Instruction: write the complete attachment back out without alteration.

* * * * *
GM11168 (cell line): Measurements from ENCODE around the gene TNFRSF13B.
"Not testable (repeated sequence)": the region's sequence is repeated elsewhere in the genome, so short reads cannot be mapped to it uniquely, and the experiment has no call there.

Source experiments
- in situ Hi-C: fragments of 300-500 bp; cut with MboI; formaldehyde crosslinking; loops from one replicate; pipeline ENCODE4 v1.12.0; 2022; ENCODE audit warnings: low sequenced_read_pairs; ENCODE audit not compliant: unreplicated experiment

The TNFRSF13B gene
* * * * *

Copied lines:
GM11168 (cell line): Measurements from ENCODE around the gene TNFRSF13B.
"Not testable (repeated sequence)": the region's sequence is repeated elsewhere in the genome, so short reads cannot be mapped to it uniquely, and the experiment has no call there.

Source experiments
- in situ Hi-C: fragments of 300-500 bp; cut with MboI; formaldehyde crosslinking; loops from one replicate; pipeline ENCODE4 v1.12.0; 2022; ENCODE audit warnings: low sequenced_read_pairs; ENCODE audit not compliant: unreplicated experiment

The TNFRSF13B gene